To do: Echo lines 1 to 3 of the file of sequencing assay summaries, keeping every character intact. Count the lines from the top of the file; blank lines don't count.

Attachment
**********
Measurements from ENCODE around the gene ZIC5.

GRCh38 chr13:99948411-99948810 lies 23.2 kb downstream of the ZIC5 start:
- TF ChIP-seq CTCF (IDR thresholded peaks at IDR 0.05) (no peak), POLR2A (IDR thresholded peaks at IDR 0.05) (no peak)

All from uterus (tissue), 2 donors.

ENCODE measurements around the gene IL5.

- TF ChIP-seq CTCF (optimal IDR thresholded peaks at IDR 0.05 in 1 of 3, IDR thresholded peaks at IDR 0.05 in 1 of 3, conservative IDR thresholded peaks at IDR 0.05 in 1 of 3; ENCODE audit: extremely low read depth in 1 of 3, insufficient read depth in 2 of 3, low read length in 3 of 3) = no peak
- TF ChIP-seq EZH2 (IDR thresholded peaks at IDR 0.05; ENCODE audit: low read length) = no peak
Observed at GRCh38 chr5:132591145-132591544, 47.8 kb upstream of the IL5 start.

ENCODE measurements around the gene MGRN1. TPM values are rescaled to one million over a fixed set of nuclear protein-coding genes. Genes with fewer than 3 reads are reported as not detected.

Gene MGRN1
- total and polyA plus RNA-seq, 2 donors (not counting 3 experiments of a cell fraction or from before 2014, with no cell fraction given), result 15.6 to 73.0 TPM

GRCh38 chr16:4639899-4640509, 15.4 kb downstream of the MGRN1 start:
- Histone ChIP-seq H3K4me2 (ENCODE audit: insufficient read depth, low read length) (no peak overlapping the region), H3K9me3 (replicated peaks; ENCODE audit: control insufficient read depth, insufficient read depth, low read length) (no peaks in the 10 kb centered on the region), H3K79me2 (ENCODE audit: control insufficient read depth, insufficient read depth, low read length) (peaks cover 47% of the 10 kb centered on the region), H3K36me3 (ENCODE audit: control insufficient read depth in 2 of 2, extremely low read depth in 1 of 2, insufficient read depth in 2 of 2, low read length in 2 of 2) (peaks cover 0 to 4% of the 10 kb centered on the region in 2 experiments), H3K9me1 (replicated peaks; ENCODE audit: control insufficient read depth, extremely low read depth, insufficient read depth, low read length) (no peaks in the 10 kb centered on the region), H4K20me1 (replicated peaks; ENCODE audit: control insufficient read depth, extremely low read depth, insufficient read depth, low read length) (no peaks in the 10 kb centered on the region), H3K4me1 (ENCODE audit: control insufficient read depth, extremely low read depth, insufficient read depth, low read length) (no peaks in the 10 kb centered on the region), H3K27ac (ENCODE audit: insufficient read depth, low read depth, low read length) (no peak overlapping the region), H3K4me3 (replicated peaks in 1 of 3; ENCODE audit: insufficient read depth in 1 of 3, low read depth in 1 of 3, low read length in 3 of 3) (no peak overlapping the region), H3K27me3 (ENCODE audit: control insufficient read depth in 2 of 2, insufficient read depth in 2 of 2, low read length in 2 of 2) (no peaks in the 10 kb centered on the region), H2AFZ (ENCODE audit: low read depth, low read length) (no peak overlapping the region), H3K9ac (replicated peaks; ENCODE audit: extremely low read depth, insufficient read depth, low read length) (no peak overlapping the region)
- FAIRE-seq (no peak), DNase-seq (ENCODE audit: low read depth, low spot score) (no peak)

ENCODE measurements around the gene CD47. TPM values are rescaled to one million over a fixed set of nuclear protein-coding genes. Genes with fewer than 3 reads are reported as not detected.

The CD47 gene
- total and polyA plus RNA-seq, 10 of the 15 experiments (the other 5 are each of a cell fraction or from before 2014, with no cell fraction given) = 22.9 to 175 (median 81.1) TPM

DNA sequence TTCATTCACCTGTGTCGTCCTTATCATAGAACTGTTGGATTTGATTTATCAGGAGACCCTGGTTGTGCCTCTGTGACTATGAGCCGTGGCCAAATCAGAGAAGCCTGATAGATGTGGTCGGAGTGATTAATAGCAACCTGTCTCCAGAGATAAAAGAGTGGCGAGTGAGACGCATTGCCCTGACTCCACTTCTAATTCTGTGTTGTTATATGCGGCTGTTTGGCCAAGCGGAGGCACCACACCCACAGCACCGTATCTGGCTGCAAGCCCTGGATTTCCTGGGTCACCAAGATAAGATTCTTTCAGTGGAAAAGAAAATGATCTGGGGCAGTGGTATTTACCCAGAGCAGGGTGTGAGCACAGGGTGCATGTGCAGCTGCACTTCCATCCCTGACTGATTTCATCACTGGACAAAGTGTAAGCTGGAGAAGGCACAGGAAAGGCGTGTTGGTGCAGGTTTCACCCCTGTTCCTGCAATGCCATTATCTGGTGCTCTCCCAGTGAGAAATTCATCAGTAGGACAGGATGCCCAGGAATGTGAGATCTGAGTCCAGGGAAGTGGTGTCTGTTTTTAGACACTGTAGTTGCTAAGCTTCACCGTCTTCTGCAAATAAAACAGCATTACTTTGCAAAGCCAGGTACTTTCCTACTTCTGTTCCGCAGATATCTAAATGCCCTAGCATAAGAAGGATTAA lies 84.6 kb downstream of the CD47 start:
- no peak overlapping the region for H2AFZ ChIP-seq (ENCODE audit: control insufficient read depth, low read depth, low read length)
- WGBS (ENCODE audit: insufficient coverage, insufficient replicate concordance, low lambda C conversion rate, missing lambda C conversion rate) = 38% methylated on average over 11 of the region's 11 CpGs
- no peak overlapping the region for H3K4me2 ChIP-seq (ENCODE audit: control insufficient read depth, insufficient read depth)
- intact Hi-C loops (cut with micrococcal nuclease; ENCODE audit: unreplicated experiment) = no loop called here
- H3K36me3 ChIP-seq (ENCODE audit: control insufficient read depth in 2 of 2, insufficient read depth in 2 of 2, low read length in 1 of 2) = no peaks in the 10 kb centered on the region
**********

Measurements from ENCODE around the gene ZIC5.

GRCh38 chr13:99948411-99948810 lies 23.2 kb downstream of the ZIC5 start:
- TF ChIP-seq CTCF (IDR thresholded peaks at IDR 0.05) (no peak), POLR2A (IDR thresholded peaks at IDR 0.05) (no peak)